One of the criticisms of the police over the last six weeks of the lockdown has been that, instead of implementing the law, they have interpreted public health regulations in the way they thought the government wanted them to. This often involved more apparent concern for public order rather than public health, resulting in arbitrary and disproportionate use of police powers.
Sunday’s announced “easing” of the regulations and the subsequent warnings that the new rules could make the policing the lockdown impossible, suggest that senior officers are no longer sure want the government wants, although the Telegraph reported that they have been told by the Home Office they will only be expected to intervene in large gatherings.
Elected police and crime commissioners (PCCs) have also been responding to the government’s amended strategy. In Wales, one has described the changes as “a total shambles”, while in Northumbria, the PCC has said that officers will struggle to enforce rules in a “halfway house between lockdown and freedom”.
The Welsh government has warned people are not allowed to drive from England into Wales for exercise as the two countries move to different lockdown rules.
In Cumbria, a force that up to the end of April had issued 107 fines, a further 100 more fixed penalty notices were handed out during the VE Day bank holiday weekend alone. Interesting for the first time a senior police officer, ACC Andrew Slattery, specifically blamed newspaper headlines for “giving the impression lockdown was over”.
The latest amendments to the Coronavirus Regulations say that reasonable excuses for going to open spaces now include for “emotional wellbeing”. This is an entirely reasonable excuse: the government has promoted daily exercise as necessary for health and there are proven mental health benefits of physical activity, but as the barrister David Allen Green has pointed out, this definitely is practically impossible to police. Richard Horton, the Orwell Prize-winning police blogger Nightjack, agreed, tweeting “there is no cop, popular stereotype or otherwise, that could police this rapidly agglomerating cluster of afterthoughts…” Which raises the question: why are they trying to, unless there is a clear public health or disease control benefit?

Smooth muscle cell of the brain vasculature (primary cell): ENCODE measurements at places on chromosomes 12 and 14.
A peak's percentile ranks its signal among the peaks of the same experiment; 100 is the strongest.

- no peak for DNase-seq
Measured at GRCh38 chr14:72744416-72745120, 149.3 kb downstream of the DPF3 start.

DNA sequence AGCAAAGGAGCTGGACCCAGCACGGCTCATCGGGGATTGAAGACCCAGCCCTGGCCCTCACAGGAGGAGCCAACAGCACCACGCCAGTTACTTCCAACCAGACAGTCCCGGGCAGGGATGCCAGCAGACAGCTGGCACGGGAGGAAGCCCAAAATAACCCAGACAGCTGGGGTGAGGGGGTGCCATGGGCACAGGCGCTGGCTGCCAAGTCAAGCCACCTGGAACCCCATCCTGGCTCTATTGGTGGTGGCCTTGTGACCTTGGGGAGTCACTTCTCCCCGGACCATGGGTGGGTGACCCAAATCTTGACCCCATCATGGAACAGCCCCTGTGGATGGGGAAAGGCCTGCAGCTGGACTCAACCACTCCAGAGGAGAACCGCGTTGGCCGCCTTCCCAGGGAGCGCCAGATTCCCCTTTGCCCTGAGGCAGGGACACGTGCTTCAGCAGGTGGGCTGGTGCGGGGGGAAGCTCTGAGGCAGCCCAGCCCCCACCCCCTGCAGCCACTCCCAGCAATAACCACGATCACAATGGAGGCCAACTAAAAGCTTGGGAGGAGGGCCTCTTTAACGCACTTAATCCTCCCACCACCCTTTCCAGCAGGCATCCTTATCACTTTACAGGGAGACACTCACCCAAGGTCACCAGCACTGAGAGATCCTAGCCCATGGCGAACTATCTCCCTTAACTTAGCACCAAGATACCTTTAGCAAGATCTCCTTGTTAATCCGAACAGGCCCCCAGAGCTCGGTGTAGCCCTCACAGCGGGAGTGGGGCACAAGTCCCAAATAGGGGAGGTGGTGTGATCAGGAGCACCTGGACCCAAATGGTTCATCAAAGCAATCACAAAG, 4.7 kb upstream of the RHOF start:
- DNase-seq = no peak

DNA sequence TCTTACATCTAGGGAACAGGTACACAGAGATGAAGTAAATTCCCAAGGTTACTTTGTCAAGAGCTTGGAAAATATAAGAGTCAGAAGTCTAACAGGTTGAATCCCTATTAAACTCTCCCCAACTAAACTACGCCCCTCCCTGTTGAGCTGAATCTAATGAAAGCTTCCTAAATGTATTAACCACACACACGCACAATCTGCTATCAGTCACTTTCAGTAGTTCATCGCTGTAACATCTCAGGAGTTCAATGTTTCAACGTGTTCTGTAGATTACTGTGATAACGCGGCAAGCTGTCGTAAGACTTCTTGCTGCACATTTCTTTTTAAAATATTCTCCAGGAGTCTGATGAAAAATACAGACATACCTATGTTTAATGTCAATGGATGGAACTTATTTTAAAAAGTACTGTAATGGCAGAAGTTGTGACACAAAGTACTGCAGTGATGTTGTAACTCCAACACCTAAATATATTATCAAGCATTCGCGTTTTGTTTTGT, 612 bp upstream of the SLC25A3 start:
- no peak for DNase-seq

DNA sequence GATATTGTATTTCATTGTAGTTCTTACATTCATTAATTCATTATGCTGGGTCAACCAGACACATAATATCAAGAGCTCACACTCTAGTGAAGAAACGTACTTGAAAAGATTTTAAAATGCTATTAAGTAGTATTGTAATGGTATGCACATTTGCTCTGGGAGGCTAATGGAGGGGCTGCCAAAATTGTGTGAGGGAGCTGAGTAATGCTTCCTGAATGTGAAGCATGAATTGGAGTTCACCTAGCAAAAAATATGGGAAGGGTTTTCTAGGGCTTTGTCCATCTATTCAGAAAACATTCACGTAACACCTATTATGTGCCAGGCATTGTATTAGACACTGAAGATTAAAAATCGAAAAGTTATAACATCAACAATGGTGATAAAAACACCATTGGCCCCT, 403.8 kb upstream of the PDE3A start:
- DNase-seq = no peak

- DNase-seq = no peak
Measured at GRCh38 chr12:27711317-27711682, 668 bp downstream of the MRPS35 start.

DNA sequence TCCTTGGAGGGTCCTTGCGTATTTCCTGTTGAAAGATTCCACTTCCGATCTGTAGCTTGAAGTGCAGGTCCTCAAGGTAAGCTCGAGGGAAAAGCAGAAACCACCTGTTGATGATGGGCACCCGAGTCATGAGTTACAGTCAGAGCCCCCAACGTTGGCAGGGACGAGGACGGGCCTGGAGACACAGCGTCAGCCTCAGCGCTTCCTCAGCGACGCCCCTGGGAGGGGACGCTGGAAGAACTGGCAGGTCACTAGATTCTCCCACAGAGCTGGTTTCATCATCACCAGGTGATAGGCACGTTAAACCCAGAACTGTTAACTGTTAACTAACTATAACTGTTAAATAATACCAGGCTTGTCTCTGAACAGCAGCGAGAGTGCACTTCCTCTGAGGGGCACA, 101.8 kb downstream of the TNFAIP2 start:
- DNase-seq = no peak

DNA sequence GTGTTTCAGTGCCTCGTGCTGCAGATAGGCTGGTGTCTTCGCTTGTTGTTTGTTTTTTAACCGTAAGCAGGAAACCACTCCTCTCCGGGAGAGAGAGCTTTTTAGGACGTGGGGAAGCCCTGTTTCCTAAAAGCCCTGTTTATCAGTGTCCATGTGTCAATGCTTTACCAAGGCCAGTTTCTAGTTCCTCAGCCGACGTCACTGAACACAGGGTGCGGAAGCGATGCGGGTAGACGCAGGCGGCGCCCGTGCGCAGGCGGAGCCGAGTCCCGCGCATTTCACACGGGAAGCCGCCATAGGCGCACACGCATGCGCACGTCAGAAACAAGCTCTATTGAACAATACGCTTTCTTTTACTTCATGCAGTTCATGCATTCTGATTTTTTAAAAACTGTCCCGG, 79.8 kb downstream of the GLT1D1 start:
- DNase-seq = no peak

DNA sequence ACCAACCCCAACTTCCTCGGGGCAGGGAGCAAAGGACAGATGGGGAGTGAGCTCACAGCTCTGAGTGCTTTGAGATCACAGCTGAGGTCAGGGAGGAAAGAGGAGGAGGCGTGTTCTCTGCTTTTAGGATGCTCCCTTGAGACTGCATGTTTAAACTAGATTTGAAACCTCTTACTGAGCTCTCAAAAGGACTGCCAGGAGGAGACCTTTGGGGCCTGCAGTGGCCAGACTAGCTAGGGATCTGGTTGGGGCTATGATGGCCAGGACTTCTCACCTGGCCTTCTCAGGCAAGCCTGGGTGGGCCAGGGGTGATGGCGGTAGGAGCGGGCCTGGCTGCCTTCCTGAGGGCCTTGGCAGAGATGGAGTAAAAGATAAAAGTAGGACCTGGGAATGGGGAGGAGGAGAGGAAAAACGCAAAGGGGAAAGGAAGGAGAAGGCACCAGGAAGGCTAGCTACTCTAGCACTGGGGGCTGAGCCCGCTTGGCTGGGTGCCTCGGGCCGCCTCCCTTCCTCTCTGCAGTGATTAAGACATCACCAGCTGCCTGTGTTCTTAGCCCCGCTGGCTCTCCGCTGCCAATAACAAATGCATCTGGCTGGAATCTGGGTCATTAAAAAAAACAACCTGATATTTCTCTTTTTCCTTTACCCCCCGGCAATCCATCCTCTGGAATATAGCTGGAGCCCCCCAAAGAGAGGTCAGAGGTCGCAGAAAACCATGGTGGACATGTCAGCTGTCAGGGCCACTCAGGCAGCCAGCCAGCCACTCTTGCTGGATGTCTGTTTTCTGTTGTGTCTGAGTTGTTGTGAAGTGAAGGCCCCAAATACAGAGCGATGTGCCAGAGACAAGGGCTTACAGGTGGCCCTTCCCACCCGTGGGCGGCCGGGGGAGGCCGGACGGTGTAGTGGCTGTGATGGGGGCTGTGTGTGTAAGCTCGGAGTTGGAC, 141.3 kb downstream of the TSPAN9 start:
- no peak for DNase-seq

Dyfed-Powys Police reportedly issued 219 fines for coronavirus lockdown breaches over the bank holiday weekend.
The Guardian reported that a homeless man has been charged with ‘leaving the place you were living, namely no fixed address’ during lockdown; and that the judge has questioned the decision but the CPS are determined it will go to trial. Regulation 6(4) of the Health Protection (Coronavirus, Restrictions) (England) Regulations 2020 say the requirement that no person may leave the place where they are living without reasonable excuse ” does not apply to any person who is homeless”.
On Monday, the Office for National Statistics published new data that seems to indicate that, rather than those who are stuck at home and venturing out once a day for exercise (the focus of the police’s attention in implementing public health regulations), it has been people who are forced to continue low paid work during the current lockdown who have had the high rates of death involving the coronavirus, including security guards, taxi drivers, workers in construction and in jobs such as hospital porters, kitchen and catering assistants. In spite of widespread reporting – and subsequent lengthy prison sentences – for assaults on police officers involving deliberate spitting and coughing, such as this one, it is unclear from these statistics whether the police are also a higher risk or not.
Even before the pandemic, Britain was the only country that had integrated counter-radicalisation activities into healthcare, PreventWatch pointed out. It is perhaps unsurprising, therefore, that the government has chosen a senior Home Office counter-terrorism official, Tom Hurd, to coordinate newly established joint biosecurity centre and its new Covid Alert System, as announced by Boris Johnson on Sunday. The centre is planned to closely model the Joint Terrorism Analysis Centre, Britain’s anti-terrorism national security system. Speaking at the launch of the Independent Sage report last week, Prof Allyson Pollock from Newcastle University said she believed the security emphasis was misguided. “Even the term biosecurity is really worrying,” she said. “We should be thinking about surveillance for epidemics and disease control.”
Are Covid-19 contact apps data safe? – Ramsey Faragher, Naked Scientists blog
Draft Covid-19 contact tracing legislation proposes formal oversight, Computer Weekly
Lockdown fines explained: how much you could be charged for breaking lockdown rules as police introduce tougher enforcement.
The lockdown regulations were finally debated in the House of Lords on Tuesday, just as the second tranche of amendments was published.